This is a view of the bundle that goes up to the steering column. The auxiliary lighting circuit, a blue-red wire, has a branch that goes up here too for dashboard lighting and the like.

Like any good and competent engineer, I started jumping fuses and put the whole van on one of my lab power supplies to give it a maximum of 15 amps into the various circuits. My goal was to feel around (absent having a FLIR camera on me) for what wires got hot as I held various switches and buttons down to energize the circuits.

This is a more legitimate method of finding shorts and high-resistance areas than you might think….provided you’re sane about it. I wasn’t, and with that 15 amps and non-judicious use of the horn switch, I started smelling terrible things.

Turns out I roasted the horn switch. Oops. The mystery still isn’t solved, but at least I’ve knocked one branch of it completely out of the picture.

As I continued to pump 15 amps now into the auxiliary lighting circuit, I felt the red-blue wire inside the bundle that went into the steering column get warmer. So the power supply feed to the steering column was acting up, and either it or the horn switch (in the process of giving the power to the horn circuit) was causing a short.

That means the steering wheel had to now come off. I actually bought a steering wheel puller a long time ago for Vantruck to correct it’s 15 degree “Left is Straight” error, but never used it because, again, I wasn’t in a good position to not be able to put it back together quickly.

Well now I don’t give a shit, so off the steering wheel comes! Under the steering wheel lies some slip rings and switches like the turn signal switch. Any one of those could be the source of the shorting problem.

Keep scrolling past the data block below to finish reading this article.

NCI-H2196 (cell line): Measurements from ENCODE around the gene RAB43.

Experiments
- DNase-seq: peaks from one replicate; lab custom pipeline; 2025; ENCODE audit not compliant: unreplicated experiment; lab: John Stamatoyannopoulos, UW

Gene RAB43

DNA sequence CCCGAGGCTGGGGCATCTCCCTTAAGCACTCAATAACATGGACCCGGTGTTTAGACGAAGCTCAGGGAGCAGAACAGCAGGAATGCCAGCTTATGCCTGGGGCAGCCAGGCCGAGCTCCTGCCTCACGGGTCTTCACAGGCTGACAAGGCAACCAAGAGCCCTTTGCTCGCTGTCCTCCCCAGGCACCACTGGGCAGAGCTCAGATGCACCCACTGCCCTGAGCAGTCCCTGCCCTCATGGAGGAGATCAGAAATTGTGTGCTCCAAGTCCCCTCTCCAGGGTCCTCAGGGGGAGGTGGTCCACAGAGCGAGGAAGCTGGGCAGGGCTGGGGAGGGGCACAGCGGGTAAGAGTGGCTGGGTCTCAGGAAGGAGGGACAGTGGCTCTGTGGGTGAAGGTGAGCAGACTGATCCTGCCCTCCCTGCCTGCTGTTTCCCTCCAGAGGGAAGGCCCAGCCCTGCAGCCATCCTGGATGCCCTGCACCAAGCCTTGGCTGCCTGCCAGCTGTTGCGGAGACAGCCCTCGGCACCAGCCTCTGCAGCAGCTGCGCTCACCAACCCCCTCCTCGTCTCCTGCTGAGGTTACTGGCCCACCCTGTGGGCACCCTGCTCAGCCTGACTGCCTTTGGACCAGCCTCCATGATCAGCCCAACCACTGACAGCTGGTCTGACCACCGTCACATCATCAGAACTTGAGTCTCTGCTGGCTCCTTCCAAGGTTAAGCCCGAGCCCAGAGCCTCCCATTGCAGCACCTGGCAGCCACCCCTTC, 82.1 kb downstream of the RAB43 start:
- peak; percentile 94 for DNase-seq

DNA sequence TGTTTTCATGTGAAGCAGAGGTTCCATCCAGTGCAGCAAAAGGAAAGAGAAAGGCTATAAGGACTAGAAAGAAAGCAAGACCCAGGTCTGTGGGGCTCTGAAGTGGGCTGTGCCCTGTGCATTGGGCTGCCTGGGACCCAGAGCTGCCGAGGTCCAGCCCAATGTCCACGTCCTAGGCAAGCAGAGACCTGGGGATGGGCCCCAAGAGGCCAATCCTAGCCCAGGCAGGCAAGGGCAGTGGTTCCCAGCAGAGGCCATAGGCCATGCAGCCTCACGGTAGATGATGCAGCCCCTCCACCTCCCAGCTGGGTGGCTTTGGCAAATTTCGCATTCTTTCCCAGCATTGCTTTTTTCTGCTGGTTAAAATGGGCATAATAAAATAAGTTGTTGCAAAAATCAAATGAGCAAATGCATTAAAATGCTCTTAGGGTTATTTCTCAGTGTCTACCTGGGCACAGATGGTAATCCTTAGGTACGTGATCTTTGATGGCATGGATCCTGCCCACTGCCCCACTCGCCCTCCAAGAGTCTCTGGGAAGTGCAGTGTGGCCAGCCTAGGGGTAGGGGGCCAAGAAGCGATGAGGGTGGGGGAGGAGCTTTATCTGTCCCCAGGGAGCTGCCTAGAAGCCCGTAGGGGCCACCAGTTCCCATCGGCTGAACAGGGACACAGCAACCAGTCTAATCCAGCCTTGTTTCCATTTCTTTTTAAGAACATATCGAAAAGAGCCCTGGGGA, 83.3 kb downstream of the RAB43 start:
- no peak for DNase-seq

I continued to dismantle the steering column as well, following the red-blue wire upwards. I noticed that it was grounded to the steering column at one end (that screw terminal in the middle) yet somehow also carried power. What?

More digging revealed that it wasn’t some kind of Ford Family of Fine Fuckups engineering choice to float the entire steering column at 12 volts, but that they just got lazy and used the same wiring color to go into this weird connector here that…. Hey, wait a minute.

I found out what this was: It’s the light bulb socket to light up the PRND69L transmission indicator. There is no light bulb in it. The contacts had for some reason melted together, and was Shorting the 12v auxiliary lighting feeder wire straight to ground through the steering column!

Well I found my villain there. Check out that burn mark where the whole thing heated up! Oddly enough, the contacts themselves were not damaged, just touching. I just pried apart the housing a little, back to its un-deformed shape, then stuffed in an obnoxiously bright T5-sized white LED bulb, and suddenly, all was fine.